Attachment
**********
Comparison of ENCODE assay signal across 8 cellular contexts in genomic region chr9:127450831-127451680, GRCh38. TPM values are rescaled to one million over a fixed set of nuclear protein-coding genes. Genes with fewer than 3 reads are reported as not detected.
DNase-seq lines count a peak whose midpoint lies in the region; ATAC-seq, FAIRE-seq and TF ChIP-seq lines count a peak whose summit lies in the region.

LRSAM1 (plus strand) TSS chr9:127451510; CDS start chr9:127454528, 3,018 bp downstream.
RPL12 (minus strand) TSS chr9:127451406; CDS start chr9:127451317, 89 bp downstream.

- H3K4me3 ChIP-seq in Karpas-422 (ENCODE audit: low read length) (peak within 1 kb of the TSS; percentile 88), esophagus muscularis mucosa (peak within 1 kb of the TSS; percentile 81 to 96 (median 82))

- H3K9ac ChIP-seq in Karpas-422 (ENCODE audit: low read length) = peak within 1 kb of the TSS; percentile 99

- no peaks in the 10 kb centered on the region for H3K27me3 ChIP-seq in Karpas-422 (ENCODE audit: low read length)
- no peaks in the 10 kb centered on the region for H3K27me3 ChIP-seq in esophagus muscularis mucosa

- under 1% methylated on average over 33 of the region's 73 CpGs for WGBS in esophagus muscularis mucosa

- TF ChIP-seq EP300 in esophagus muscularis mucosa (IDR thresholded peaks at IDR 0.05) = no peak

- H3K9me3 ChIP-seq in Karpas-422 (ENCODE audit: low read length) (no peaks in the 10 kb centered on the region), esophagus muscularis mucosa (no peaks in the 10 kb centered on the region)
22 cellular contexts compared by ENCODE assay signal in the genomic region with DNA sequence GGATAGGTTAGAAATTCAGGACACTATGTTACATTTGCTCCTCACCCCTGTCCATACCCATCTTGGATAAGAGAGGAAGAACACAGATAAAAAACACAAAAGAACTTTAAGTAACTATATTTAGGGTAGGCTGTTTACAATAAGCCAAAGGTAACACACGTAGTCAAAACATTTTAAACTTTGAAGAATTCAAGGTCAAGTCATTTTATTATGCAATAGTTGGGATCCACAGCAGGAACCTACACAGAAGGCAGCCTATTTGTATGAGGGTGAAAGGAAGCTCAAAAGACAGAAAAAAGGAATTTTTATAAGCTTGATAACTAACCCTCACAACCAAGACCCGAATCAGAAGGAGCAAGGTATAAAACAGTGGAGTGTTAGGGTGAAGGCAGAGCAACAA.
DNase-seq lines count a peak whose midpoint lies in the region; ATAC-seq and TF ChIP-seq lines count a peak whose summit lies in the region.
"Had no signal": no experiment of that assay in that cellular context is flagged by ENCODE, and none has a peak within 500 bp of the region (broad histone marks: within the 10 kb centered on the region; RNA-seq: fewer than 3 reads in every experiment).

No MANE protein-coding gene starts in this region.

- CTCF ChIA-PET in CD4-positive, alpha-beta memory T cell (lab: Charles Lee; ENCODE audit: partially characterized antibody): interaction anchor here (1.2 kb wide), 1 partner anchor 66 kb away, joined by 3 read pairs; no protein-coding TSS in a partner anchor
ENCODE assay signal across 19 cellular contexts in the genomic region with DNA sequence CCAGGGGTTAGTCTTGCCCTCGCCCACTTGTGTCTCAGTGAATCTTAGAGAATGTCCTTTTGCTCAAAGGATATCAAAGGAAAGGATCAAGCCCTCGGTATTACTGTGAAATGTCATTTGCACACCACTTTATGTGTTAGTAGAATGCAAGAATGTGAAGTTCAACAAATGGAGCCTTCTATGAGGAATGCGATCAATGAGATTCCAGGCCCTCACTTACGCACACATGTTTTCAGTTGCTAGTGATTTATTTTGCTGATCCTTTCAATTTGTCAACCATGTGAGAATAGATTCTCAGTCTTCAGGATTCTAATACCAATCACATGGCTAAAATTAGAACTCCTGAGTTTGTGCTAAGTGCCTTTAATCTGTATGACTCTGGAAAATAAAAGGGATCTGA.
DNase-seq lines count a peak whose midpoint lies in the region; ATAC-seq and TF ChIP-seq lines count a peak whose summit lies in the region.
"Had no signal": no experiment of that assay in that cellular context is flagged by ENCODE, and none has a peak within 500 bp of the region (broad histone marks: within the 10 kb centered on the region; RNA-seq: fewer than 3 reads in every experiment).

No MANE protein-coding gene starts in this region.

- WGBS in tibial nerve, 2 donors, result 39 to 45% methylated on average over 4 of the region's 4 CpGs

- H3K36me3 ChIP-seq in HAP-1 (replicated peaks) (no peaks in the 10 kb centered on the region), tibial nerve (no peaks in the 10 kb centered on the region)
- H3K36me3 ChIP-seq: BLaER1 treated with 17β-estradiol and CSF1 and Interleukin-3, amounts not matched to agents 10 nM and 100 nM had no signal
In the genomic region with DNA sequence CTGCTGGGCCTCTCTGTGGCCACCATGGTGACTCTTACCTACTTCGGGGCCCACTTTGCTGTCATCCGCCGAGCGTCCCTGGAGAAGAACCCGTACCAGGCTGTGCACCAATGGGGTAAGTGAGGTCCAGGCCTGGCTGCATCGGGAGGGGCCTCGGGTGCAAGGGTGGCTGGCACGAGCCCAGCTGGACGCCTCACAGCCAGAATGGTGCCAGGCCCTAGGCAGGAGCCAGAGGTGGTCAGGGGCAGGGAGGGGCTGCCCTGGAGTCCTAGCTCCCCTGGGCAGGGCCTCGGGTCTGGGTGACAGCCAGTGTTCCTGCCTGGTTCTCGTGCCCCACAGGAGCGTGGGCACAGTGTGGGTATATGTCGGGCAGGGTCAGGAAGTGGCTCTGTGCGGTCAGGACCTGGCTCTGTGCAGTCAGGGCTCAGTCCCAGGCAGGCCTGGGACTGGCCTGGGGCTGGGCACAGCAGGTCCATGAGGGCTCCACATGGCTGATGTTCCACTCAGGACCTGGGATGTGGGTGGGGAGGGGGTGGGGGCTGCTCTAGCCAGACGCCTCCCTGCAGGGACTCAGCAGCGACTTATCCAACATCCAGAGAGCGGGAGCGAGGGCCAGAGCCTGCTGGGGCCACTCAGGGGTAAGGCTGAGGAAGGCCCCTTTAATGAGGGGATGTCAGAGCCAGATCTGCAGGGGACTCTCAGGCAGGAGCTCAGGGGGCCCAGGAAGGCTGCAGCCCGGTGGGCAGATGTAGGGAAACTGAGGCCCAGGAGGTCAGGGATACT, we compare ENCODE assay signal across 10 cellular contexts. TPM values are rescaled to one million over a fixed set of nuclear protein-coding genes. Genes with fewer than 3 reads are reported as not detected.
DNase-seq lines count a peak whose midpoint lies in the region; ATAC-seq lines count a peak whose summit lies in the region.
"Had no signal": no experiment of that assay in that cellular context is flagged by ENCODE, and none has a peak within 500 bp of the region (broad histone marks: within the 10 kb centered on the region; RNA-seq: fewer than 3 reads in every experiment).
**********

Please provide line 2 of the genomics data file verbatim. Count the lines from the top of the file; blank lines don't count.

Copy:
DNase-seq lines count a peak whose midpoint lies in the region; ATAC-seq, FAIRE-seq and TF ChIP-seq lines count a peak whose summit lies in the region.